Seven members of the family are currently wanted for murder.  


Southern Pakistan bans drones over fear of attacks on foreign missions

Updated 21 May 2022

Southern Pakistan bans drones over fear of attacks on foreign missions

  • Series of deadly attacks, including on Chinese nationals, shook Karachi in past three weeks
  • Additional personnel deployed to secure consulates in the city

KARACHI: The government of Sindh has banned the use of drones and strengthened security of foreign missions following a threat alert in the southern Pakistani province, police said on Saturday.

The capital of Sindh, Karachi, came under a series of deadly attacks, including on Chinese nationals, in the past three weeks.

On April 26, a female suicide bomber killed Chinese teachers and their Pakistani driver at Karachi University. On May 12, the Sindhudesh Revolutionary Army (SRA), a dissident faction fighting for independence in the province of Sindh, killed one and injured seven in a bomb blast in downtown Saddar area of the city. On May 16, one person was killed and 11 injured when a bomb ripped through a market near New Memon Masjid in Karachi’s busy Kharadar area.

On Friday, the province’s home department issued a notification banning the flying of drones, as it said that “the terrorist may use low flying drone/unmanned aerial vehicles (UAVs) to target foreign Missions, residences of diplomats and important government buildings.”

Senior Superintendent of Police Arif Aziz, spokesperson of Karachi police, told Arab News the law enforcement agency had also increased the number of security personnel outside foreign diplomatic missions.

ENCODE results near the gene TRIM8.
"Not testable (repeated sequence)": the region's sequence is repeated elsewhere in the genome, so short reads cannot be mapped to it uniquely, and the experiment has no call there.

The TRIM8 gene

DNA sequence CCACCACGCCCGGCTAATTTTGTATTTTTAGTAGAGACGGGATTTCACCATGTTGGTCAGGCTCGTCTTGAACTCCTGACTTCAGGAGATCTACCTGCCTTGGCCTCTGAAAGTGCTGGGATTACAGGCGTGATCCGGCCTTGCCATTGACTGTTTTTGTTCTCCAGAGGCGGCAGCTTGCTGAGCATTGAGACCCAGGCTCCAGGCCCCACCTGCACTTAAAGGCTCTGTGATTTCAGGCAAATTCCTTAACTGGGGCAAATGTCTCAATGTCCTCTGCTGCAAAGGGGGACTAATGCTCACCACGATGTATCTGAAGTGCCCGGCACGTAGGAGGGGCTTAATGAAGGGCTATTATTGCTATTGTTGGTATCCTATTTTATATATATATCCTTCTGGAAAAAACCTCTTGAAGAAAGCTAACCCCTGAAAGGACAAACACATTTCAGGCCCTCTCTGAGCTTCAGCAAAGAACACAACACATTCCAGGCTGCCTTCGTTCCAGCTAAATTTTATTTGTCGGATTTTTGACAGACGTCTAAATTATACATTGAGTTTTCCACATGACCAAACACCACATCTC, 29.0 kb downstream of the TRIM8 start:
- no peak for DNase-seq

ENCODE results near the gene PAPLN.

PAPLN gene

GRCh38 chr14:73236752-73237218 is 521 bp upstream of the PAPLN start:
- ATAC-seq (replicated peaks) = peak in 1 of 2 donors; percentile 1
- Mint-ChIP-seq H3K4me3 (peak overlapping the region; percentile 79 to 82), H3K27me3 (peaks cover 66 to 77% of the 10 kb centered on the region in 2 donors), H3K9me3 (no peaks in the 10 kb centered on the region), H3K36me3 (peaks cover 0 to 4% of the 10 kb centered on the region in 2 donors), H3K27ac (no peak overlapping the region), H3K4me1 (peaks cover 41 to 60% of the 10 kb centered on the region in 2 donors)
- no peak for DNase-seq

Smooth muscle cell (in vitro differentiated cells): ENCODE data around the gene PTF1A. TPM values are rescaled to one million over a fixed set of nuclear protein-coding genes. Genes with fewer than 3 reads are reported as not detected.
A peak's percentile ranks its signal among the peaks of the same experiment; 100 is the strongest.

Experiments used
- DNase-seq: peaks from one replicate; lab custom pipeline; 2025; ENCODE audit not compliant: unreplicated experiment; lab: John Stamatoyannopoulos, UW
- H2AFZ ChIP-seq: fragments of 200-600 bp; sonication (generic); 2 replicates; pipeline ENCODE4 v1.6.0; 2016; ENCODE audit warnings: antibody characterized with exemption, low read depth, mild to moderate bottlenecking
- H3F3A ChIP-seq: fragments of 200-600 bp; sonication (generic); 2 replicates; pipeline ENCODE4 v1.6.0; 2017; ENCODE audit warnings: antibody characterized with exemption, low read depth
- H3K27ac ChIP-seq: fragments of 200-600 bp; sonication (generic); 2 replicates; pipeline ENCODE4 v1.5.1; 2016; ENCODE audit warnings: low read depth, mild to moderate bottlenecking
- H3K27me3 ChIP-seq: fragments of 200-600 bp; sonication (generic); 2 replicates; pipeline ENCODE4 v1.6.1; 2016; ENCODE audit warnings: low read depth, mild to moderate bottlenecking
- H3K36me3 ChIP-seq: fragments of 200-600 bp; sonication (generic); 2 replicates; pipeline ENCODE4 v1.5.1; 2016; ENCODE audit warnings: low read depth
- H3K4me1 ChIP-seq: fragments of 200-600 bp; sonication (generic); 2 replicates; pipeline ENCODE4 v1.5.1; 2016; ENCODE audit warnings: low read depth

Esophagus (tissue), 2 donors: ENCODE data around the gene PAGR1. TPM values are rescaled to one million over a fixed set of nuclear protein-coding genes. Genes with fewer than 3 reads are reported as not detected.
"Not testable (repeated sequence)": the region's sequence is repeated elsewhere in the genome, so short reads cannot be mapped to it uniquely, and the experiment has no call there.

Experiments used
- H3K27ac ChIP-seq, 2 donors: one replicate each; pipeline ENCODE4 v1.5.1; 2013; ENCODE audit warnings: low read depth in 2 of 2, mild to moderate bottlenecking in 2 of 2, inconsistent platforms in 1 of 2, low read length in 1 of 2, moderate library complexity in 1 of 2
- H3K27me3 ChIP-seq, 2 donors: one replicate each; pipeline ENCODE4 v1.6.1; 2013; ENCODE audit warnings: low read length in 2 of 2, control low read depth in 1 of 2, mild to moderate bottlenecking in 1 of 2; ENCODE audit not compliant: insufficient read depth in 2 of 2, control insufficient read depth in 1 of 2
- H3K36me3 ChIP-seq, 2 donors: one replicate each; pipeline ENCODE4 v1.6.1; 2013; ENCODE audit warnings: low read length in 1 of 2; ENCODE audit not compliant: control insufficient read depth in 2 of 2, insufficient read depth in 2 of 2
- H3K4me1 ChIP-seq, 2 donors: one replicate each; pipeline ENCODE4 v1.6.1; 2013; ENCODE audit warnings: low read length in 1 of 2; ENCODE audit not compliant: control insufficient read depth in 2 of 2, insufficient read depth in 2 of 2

“The security of consulates in Karachi has been tightened by deploying additional force,” he said, adding that there was a security alert for the entire city, and Special Security Unit and Rapid Response Force teams were on standby in every zone.

“In the past few weeks there had been a couple of attacks, and to stop such acts in future, a huge deployment of plain-clothes officers has also been made,” he added. “These will keep an eye and will be in touch with uniformed officers who will act upon receiving alerts.”


Court extends Pakistan PM’s bail in money-laundering case

Updated 21 May 2022

Court extends Pakistan PM’s bail in money-laundering case

  • FIA special court in Lahore adjourns hearing in the $80 million case until May 28
  • Sharif and his sons were booked by Federal Investigation Agency in November 2020

ISLAMABAD: A Pakistani court on Saturday extended bail for Prime Minister Shehbaz Sharif and his son in a Rs16 billion ($80 million) money laundering case.

Sharif, his sons Hamza, who is chief minister of Punjab province, and Suleman, who resides in London, were booked by Pakistan’s Federal Investigation Agency (FIA) in November 2020 under various sections of the Prevention of Corruption Act and Anti Money Laundering Act.